It is well known that retinol is pathophysiologically linked to β cell function [18, 19]. On the other hand, retinol-binding protein circulates in serum, forming a complex with transthyretin (TTR), a transport protein for thyroxine. An investigation disclosed that TTR constitutes a functional component in pancreatic β cell stimulus-secretion coupling . TTR inhibits the binding of RBP to the receptor . Thus, it is possible that increased serum RBP4 prevents TTR from exerting its β-cell stimulus-secretion effects. In fact, circulating RBP4 is highly bound to TTR in a one-for-one stoichiometric ratio, and there is little or no “free RBP4” in circulation . In a recent study  using gel filtration chromatography to analyze the RBP4-TTR complex, it was found that increased serumRBP4 remains bound to TTR in insulin resistant states. Because the affinity of RBP4-TTR binding is very strong , the relative stoichiometry and affinity of the two proteins in serum could conceivably influence kinetics of RBP4-antibody binding.
The concentration of serum RBP4 varies by gender, generally lower in women than in men, both among adults and children [2, 24, 25]. Several previous studies hypothesized that sex hormones may play a role in the gender discrepancy. In support of this hypothesis, RBP4 levels were shown to be different between premenopausal and postmenopausal women  and vary according to pubertal status . Although serum RBP4 concentration was higher in men than in women, whereas serum RBP4 didn’t show adverse effect on β cell function of men, which suggested there may be some protective factors, such as testosterone, against RBP4 adverse effect on β cell. McInnes et al. found that androgen receptor (AR) signaling in adipocytes not only protects against high-fat diet induced visceral obesity but also regulates insulin action and glucose homeostasis, independent of adiposity. Androgen deficiency in adipocytes in mice resembles human type 2 diabetes mellitus, with early insulin resistance and evolving insulin deficiency . Palomar et al. found  that testosterone, other than progesterone nor estradiol, protects the β cells of men pancreas against STZ-induced apoptosis, which is sex specific and could be mediated through the induction of catalase and Cu/Zn-SOD. It demonstrated that androgens may protect β cell function in men.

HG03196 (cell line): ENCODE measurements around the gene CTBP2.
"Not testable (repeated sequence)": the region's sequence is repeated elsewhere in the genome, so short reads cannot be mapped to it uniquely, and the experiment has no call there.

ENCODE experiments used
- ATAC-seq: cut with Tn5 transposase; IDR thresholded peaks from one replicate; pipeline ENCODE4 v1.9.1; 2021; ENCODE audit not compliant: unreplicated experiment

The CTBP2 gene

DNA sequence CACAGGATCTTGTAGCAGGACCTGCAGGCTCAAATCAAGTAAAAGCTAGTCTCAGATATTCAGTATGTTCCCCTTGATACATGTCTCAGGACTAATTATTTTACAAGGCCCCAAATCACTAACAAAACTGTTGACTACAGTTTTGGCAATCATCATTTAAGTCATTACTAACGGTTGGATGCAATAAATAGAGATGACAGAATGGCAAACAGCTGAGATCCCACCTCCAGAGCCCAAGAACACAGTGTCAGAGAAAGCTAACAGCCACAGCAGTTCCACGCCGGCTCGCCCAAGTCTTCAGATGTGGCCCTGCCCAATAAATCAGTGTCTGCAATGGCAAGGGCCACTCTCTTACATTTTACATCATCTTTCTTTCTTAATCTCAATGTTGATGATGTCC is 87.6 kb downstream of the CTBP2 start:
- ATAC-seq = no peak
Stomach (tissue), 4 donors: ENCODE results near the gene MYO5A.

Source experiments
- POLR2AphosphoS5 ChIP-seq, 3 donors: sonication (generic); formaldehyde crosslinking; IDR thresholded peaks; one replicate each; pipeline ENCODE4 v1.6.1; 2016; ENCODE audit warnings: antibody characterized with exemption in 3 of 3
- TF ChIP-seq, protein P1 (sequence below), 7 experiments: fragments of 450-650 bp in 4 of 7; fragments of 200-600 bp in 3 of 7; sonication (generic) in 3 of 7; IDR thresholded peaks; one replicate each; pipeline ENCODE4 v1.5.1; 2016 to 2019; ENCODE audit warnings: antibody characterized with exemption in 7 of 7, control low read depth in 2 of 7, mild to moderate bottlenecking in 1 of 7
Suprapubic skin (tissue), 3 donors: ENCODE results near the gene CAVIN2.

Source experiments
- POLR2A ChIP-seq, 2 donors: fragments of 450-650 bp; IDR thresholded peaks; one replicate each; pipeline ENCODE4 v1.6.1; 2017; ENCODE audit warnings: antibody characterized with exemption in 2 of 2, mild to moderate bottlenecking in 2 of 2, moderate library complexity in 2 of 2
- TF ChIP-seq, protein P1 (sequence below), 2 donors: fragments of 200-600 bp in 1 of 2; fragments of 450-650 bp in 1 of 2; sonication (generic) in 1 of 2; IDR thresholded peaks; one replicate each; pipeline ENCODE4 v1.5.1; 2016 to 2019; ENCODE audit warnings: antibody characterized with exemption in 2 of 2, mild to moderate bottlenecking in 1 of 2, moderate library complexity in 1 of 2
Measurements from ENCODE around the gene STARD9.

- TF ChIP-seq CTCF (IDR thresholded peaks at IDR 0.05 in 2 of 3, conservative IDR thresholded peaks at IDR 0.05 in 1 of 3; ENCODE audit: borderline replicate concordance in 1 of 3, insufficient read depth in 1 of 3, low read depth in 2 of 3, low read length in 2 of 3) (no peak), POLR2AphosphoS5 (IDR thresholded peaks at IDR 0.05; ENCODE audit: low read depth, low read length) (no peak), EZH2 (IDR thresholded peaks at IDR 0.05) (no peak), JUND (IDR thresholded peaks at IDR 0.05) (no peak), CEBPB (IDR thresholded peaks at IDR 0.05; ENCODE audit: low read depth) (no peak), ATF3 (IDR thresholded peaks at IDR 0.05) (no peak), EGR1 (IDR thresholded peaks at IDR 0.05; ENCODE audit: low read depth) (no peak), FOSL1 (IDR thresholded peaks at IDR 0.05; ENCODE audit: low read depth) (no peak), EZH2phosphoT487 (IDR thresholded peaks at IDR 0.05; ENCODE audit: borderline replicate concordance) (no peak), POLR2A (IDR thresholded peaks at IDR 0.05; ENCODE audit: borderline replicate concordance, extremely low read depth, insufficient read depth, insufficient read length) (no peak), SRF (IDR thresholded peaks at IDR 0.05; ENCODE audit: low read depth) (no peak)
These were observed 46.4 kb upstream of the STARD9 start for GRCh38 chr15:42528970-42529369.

The relationship about RBP4 negatively related to beta cell function, restricted to some, but not all of the study population, which suggested that their relationship was complicated and influenced by many other confounding factors and deserved further research.
Firstly, the cross-sectional design of the study represents a limitation, implicating that cause-and-effect relationships cannot be discerned. Secondly, we used CT as a tool to determine the hepatic fat content, and its diagnostic accuracy is inferior to pathological diagnosis by liver biopsy. Thirdly, we did not measure blood glucose and insulin at 30 min, so we could not analyze the relationship of serum RBP4 and early phase of insulin secretion. Finally, due to the limitation of conditions, there were only 17 NGT patients undertook clamps in this study. Hence, correlation analysis of serum RBP4 and the increment of 1PH was underpowered because the sample size was too small. So, the data came from hyperglycemic clamp could just be considered as a clue, the real relationship of RBP4 and 1PH or increment of 1PH needs further verification by large-scale studies.
In summary, our results suggest that serum RBP4 may negatively affect β-cell function in Chinese women NAFLD patients without known diabetes mellitus.